Milestone decision on women in IDF marks 25th anniversary

New Israeli TV series explores the question of how the integration of women in the IDF combat units will go.

By Paul Shindman, World Israel News

Israel is marking the 25th anniversary of a landmark court decision that forced the Israel Air Force to allow women to apply to be combat pilots, and Israel’s public broadcaster noted Sunday that while that concept seems to be outdated in 2020, controversy continues as women integrate throughout the IDF.

In 1995, Israel’s Supreme Court ruled that the Israel Air Force had to allow South African immigrant Alice Miller to try out for pilot school. Miller was already an experienced civilian pilot and aeronautical engineer whose application to be a pilot was rejected by the IAF because they only accepted men.

Following the court ruling Miller went through the initial training, but washed out on medical grounds. However, the landmark court case paved the way for other women who now serve as pilots, including the cream of the crop who fly fighter planes.

Miller’s efforts were so significant that the IDF has a page on its website documenting the history of the decision. Last year the air force promoted its first female air squadron commander, who IAF commander Maj. Gen. Amikam Norkin called a role model and an object of admiration to thousands of women in the State of Israel.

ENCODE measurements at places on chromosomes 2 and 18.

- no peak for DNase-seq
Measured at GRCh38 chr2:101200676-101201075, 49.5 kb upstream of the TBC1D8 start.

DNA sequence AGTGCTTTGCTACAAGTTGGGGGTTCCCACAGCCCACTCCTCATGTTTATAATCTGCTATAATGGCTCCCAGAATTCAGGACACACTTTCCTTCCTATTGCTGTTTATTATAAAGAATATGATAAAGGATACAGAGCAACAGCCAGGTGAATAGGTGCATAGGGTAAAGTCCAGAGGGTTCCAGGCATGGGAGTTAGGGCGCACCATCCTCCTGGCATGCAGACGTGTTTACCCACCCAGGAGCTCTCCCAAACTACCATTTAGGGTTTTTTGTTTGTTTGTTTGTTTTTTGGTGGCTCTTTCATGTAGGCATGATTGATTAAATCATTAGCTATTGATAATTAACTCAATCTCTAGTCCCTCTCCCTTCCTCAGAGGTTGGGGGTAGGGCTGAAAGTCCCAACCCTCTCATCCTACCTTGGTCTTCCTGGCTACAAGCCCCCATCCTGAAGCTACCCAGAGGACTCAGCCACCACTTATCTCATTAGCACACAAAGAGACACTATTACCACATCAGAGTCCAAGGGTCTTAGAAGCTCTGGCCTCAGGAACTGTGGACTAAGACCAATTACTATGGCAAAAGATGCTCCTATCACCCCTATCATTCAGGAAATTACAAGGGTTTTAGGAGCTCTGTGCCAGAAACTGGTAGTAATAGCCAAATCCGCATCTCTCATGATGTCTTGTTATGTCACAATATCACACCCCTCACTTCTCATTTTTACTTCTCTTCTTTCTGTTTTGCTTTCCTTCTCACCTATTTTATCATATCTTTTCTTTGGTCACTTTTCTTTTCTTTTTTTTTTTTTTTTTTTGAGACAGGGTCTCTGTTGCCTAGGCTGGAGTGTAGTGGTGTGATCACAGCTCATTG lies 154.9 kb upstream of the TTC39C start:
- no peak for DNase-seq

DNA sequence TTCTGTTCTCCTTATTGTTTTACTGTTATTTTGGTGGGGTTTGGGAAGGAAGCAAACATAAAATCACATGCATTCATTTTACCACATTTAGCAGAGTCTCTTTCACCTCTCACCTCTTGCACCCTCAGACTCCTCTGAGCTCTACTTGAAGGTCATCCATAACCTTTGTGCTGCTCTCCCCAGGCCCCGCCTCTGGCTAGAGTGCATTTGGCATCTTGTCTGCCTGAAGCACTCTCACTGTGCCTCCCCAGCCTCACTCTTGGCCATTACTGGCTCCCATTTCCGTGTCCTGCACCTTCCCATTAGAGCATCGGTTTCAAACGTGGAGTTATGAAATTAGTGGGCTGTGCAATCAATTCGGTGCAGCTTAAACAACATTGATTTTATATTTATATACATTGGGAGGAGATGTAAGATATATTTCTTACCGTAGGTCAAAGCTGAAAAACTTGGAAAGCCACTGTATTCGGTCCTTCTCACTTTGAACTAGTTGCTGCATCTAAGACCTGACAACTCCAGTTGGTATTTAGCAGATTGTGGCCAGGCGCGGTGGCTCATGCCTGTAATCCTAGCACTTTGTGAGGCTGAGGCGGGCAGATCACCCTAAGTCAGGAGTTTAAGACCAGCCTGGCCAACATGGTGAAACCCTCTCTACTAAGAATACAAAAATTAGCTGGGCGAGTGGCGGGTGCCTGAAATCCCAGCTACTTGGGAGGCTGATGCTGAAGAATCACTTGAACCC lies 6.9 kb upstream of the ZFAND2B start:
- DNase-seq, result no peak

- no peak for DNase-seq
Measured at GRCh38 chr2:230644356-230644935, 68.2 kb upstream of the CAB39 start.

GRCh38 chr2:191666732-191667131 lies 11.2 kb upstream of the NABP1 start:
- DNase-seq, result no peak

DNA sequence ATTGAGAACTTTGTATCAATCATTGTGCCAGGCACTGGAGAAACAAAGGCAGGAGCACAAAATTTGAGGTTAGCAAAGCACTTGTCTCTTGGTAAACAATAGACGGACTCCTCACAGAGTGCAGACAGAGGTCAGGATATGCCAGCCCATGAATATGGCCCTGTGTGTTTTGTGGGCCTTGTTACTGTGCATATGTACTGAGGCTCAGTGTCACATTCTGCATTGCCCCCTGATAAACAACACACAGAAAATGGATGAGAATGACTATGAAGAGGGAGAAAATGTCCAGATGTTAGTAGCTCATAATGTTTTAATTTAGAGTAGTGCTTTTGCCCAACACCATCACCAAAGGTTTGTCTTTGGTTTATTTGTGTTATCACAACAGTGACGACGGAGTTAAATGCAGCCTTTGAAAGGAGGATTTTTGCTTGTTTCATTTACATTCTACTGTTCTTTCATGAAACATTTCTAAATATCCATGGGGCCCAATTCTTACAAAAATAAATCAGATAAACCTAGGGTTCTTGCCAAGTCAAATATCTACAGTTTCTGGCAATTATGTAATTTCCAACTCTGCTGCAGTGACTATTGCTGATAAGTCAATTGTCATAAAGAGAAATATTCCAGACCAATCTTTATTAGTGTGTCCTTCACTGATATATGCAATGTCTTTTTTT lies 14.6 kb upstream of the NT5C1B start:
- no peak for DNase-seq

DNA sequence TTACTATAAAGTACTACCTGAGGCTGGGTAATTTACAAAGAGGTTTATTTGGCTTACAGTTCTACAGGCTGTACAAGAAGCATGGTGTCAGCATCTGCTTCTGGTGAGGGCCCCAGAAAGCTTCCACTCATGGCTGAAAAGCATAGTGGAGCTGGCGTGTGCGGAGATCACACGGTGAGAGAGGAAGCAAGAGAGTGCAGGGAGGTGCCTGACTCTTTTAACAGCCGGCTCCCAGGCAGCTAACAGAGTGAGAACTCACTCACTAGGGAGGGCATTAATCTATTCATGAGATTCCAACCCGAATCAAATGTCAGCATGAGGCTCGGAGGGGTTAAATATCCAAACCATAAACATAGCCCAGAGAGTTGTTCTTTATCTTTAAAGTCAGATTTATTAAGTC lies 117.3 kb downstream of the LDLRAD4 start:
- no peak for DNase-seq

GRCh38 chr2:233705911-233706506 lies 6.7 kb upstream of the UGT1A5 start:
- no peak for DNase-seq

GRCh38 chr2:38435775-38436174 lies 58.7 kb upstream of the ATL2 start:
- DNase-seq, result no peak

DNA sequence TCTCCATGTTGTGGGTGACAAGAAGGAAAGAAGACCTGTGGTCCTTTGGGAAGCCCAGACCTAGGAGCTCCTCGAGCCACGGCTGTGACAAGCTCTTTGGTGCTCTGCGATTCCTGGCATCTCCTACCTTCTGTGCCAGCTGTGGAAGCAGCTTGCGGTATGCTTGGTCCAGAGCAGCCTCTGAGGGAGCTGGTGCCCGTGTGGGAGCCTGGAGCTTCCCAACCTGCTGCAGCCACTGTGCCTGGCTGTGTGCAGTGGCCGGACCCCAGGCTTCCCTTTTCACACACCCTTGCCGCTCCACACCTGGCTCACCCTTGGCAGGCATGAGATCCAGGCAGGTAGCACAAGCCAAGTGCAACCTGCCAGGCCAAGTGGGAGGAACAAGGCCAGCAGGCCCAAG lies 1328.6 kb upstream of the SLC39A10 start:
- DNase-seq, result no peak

The Channel 11 documentary will deal more with the current issues surrounding the opening of more combat units for women, including a recent petition by a woman seeking to try out for the elite Sayeret Matkal commando unit that Prime Minister Benjamin Netanyahu fought in. Another key issue is women being part of Israel Navy ship crews almost half a century after women started serving on U.S. Navy ships, which were built beginning in the 1990s to accommodate women sailors.

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In late 2019 the IDF announced that six female naval combat recruits had enlisted in the Navy for the first time to serve on the new Sa’ar 6 corvette missile ships. The new corvettes, currently being built in Germany with the first delivered earlier this month, will have a separate section for female soldiers, complete with beds, showers, and toilets.

The situation in armored brigades still arouses controversy. Earlier this year the IDF decided to continue its experiment in using all-female tank crews, and there have been several mixed gender combat units for several years in which thousands have already served. Women served in combat roles beginning in the pre-state militias before 1948 and since then hundreds have died in combat.

The controversy over women serving in combat roles still roils discussions not just within the IDF, but also in the Knesset. Right-wing Yemina Party member Bezalel Smotrich, when serving as Transportation Minister last year, claimed “mixed units is service that damages the IDF operational capability,” but his comments were dismissed by Blue and White leader Benny Gantz, a former IDF chief of staff who at the time of Smotrich’s comment was opposition leader. He is now Defense Minister.

“I have news for Smotrich … women will be in any place where they can contribute, in the IDF and in general,” Gantz said.

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The “Warriors” documentary series to be aired on Channel 11 will show interviews with the candidates for military service who are ready to fight to reach the IDF’s elite units, and examines the barriers, prejudices and political pressures that prevent the integration of women as combatants in the IDF.